New Westside market crams a lot of farm into a city space

More than 1,500 stopped by during yesterday’s debut

Courtesy of Jamie Hausman

If there’s one word to describe the new Westside Provisions District Farmers Market, it has to be “dense.” Snuggled into an unnamed lane off Howell Mill Road, between Yeah! Burger and Yoforia frozen yogurt, the market squeezed about 20 more businesses, albeit temporarily, into the growing shopping and eating hotspot.

But a few tight spots, particularly a bottleneck near a peach stand, didn’t slow anyone down too much. Shoppers seemed delighted to discover visiting farmers in this especially citified neighborhood. A few nearby businesses opened their doors during market hours as well, and that, coupled with free, convenient parking and expert oversight from the umbrella organization Community Farmers Market, all but guarantee its success.

“It went so much better than expected,” says market manager Jamie Hausman, who was hoping for a few hundred visitors and instead counted about 1,500. “I just didn’t really know what parts of our community would come out for it.” Hausman is also a contributing writer for this magazine.

Good vendors don’t hurt, either. Westside features some popular vendors already known to regular market-goers, such as Riverview Farms, Watsonia Farm and King of Pops. But the market has also made room for some solid vendors that shoppers may not know as well. Lorri Mason of Stems ‘N Roots has been on the local food scene since 2002, but mostly at markets close to her Douglasville backyard farm. Turnrow Bath Body & Home is a new name, but the family and farm behind the hand-made products, Scharko, is a locavore stalwart.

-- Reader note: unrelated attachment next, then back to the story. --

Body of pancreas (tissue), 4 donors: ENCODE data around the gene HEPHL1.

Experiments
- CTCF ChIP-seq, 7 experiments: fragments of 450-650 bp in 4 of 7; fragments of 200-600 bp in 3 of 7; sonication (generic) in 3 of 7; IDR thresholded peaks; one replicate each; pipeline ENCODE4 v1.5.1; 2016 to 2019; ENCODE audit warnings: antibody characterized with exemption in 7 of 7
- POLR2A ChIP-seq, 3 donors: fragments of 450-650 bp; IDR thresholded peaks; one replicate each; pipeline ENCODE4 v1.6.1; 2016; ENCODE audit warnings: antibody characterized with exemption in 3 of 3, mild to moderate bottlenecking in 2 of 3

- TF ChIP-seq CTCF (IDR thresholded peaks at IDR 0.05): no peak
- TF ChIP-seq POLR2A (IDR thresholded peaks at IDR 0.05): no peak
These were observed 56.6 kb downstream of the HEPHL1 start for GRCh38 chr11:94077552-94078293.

Hausman has lived in the Westside neighborhood since moving to Atlanta two years ago, but she didn’t like the long haul to her nearest farmers markets: Peachtree Road, Freedom, and Grant Park. So last summer, the freelance journalist started making phone calls. By autumn, she had identified about 30 vendors interested in participating in a Westside market and an organization, Community Farmers Markets, that might be able to launch it.

“They said, ‘Well, you’ve already done a lot of the legwork. Do you want us to just help you seal the deal?’ So we started getting to work.” Community Farmers Markets, which oversees the Decatur, East Atlanta Village, and Grant Park farmers markets, brings not only structure and experience to Westside but also educational and outreach programs, including cooking and gardening demonstrations, kids’ activities, and double SNAP benefits through Wholesome Wave.

Westside Provisions District Farmers Market (here’s to hoping that gets shortened through use to “the Westside market”) is open Sundays through Sept. 27 from 10 a.m. to 2 p.m.

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